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Education

  • Shelby County School Board: Diplomas, goals highlight agenda

    This Thursday, the Shelby County Board of Education will award diplomas to students who previously had given up their chances at a graduation.

    Started in the 2011-12 school year, the diploma recovery project allows students that were one-time dropouts the opportunity to receive a diploma from their former school by attending evening courses and using online resources and testing through COMPASS to earn credits toward graduation.

  • SCHS’ Terry named top teacher

    Maggie Terry, an educator of 20 years, has been named Teacher of the Year for Shelby County.

    Terry, an algebra teacher at Shelby County High School, received an engraved trophy and flowers at a ceremony Tuesday night at Claudia Sanders Dinner House from her principal, Eddie Oakley, and Superintendent James Neihof.

    Terry, who also was named Shelby County High School Teacher of the Year, was selected by a team of administrators from Shelby County School’s Central Office, led by Deputy Superintendent and Chief Academic Officer Lisa Smith.

  • Updated: Parent questions principal’s actions, files formal complaint

    The parent of a Shelby County student has now filed a formal complaint with the school district after going public with her outrage about treatment she said her son received at Heritage Elementary.

    In a copy of the complaint forwarded to The Sentinel-News, Whitis reiterated her claims that Black berated her son in the hallway after pulling him from music class and “proceeded to scream at him [that] her school needed his test scores.”

  • Shelby County School Board: Cropper student finishes 2 grades in 1 year

    A student at the Education Center at Cropper has accomplished something unique to earn his high school diploma.

    Marco Osorio Sapon used a new online learning tool called COMPASS to complete his final two years of high school in one.

    That was the highlight Thursday, when the Shelby County Board of Education met at Cropper and heard a report from Principal Steve Coleman about progress at the school, which accommodates students who are having difficulties in the classroom.

    “We have some really good things going on out here,” Coleman said.

  • Shelby County School Board: District to honor Teacher of the Year

    Shelby County Public Schools will announce its 2013 Teacher of the Year during a reception Tuesday at Claudia Sanders Dinner House.

    The ceremony will also honor the nominated teachers from each school in the district. They are:

    Jennifer Gilbert, Clear Creek Elementary

    Katrina Stapleton, Heritage Elementary

    Kim Crick, Painted Stone Elementary

    Katie Strange, Simpsonville Elementary

    Jamie Mezin, Southside Elementary

    Rachel Metzger, Wright Elementary

    Tracy Miller, East Middle

  • Shelby County School Board: Lofty new standards discussed

    The Shelby County School Board spent the bulk of the Thursday’s regular meeting in a work session discussing its goals for the 2013-14 school year and saw them presented in a new way.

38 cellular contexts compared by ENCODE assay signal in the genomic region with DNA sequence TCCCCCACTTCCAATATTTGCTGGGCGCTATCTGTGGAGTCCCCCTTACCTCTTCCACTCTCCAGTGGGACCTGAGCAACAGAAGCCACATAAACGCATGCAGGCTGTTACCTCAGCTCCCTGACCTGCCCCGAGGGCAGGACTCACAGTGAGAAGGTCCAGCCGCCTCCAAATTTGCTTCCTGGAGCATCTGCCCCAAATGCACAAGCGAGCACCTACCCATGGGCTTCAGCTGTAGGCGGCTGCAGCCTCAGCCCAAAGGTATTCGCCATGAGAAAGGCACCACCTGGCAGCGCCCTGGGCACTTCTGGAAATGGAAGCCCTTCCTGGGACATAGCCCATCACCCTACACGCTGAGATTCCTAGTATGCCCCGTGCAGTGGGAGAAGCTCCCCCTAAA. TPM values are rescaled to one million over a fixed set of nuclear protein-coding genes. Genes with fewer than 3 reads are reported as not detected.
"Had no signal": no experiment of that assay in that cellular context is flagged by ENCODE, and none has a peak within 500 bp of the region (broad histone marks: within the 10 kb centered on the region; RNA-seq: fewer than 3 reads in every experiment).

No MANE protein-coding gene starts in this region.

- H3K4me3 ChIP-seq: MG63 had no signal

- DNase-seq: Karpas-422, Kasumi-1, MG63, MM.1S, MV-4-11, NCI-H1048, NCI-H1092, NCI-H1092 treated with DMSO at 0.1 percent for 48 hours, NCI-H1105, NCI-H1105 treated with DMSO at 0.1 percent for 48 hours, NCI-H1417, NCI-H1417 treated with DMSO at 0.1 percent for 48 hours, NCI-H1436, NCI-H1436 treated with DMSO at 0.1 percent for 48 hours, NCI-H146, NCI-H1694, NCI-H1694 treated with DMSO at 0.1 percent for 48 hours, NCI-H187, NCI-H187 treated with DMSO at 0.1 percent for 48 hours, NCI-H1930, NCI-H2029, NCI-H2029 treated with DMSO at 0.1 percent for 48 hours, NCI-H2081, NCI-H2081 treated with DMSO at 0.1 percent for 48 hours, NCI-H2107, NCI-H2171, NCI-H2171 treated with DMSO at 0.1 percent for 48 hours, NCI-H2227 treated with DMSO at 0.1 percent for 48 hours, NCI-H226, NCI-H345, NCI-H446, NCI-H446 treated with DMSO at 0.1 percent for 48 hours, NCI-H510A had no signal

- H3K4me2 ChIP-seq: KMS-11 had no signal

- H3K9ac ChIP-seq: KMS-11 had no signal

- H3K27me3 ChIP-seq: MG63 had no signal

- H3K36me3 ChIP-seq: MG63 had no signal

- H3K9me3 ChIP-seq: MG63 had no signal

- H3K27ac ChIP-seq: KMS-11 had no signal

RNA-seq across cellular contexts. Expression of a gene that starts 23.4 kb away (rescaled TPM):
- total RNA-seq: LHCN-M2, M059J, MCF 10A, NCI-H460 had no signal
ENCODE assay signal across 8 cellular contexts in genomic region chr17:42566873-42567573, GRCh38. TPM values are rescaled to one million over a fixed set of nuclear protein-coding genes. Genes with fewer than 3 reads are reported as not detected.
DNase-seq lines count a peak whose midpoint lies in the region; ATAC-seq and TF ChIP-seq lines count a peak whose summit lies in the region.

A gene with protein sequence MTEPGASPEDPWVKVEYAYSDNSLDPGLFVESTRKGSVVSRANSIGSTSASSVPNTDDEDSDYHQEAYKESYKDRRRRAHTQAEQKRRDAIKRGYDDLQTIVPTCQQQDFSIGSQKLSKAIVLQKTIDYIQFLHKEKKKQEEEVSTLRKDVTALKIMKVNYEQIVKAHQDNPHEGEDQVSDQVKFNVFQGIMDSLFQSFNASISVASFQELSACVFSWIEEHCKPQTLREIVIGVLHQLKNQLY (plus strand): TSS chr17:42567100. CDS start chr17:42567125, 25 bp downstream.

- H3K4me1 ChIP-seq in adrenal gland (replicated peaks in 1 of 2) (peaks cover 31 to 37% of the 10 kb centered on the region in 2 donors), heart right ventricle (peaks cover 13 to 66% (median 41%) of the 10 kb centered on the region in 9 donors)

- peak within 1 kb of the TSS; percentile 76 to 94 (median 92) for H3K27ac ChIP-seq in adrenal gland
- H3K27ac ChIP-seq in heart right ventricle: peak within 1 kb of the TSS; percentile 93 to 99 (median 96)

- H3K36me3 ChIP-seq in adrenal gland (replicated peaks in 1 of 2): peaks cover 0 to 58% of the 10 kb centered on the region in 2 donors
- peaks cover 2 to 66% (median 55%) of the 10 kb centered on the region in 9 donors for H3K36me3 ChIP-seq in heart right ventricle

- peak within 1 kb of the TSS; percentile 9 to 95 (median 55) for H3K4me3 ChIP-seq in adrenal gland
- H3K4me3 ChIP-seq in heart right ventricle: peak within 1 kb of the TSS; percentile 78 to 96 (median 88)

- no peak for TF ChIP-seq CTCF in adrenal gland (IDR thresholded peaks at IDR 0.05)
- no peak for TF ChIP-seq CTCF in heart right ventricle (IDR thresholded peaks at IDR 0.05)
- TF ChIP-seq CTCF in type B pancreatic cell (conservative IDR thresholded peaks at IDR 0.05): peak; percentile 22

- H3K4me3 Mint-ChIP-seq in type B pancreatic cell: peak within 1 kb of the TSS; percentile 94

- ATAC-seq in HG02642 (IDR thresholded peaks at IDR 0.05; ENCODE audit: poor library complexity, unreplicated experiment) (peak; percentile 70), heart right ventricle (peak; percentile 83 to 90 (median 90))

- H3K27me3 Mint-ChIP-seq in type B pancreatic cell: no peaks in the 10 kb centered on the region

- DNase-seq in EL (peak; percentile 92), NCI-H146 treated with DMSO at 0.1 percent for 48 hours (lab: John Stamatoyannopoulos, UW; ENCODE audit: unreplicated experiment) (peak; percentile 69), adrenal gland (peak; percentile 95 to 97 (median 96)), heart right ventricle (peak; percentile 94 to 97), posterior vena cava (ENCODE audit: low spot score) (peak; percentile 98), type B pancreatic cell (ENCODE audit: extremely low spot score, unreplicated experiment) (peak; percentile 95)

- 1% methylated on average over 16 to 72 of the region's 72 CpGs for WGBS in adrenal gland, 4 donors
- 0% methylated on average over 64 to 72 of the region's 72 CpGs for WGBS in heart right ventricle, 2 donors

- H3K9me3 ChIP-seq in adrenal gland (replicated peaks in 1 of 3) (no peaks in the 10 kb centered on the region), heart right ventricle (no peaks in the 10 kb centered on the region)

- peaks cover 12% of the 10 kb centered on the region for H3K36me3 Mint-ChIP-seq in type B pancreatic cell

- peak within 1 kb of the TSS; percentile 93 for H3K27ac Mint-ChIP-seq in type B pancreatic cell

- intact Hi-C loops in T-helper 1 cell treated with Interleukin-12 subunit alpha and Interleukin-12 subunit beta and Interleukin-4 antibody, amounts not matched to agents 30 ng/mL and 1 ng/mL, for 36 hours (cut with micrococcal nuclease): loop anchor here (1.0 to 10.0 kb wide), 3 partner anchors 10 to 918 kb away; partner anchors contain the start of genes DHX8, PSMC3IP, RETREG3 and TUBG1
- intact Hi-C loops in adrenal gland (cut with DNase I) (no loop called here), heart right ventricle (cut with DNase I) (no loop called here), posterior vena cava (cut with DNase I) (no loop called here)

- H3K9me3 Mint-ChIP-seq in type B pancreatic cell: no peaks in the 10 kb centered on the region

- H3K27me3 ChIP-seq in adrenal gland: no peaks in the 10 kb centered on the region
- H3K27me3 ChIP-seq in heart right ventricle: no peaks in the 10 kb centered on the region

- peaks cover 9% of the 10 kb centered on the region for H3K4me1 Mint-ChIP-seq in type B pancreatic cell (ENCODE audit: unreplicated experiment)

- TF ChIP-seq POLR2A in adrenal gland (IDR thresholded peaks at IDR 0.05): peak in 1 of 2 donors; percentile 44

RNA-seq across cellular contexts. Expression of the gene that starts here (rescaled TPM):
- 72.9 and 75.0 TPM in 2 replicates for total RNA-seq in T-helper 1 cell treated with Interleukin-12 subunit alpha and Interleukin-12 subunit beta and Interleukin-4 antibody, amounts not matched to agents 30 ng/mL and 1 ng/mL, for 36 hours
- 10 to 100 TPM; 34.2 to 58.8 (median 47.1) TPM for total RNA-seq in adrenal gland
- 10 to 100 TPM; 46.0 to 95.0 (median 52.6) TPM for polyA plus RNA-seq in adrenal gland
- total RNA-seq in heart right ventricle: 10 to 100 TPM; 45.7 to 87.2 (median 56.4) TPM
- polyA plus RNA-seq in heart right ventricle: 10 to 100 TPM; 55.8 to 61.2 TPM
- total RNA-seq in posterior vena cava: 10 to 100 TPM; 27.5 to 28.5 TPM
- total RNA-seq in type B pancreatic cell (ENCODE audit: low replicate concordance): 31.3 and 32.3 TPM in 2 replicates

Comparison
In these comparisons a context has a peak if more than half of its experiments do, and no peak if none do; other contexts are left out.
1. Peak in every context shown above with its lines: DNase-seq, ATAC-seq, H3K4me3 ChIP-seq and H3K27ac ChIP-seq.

The staff put this year’s goals in the form of “if/then” statements, in an effort to present more clearly what needs to occur for the goals to be met.

  • Shelby County School Board: Goals workshop to shape 2013-14

    After reviewing the 2012-13 board goals and progress toward reaching them during its meeting March 14, the Shelby County Board of Education will look past the present and toward the future at Thursday’s meeting at the district’s offices in Shelbyville.

    This week the board will hold a workshop at 1155 Main Street to discuss the options and plans for the 2013-14 board goals.

  • Shelby teams earn spots in Odyssey state event

    Shelby County will send 15 teams comprised of students from nine different schools to Northern Kentucky University on Saturday to compete in the Odyssey of the Mind state competition.

    Odyssey of the Mind is a creative problem-solving competition in which teams of seven compete in a long-term performance, a spontaneous answer round and a style category.

  • Shelby County School Board: Growth will have district add teachers

    The budget changes made by Shelby County Public Schools in February won’t have nearly as much sting on staff as it appeared.

    Before the number of students was adjusted for growth, the district predicted changes to the student-teacher ratio would decrease the number of teachers in the district by 3.

    But because of the projected increase to 6,846 students next year, 140 more than this year, the district’s staff will continue to grow with its enrollment.

  • Shelby County School Board: Student growth, teacher allocation get first look

    At its meeting Feb. 14 the Shelby County Board of Education decided on budget cuts that could eliminate more than 25 positions.

    However, Superintendent James Neihof noted after the meeting that growth in the district could mean that the number of personnel lost would not be that high.

    At Thursday’s meeting the board will gets its first look at that projected student population, with a recommendation on school allocations and staffing guidelines from Director of Finance Greg Murphy.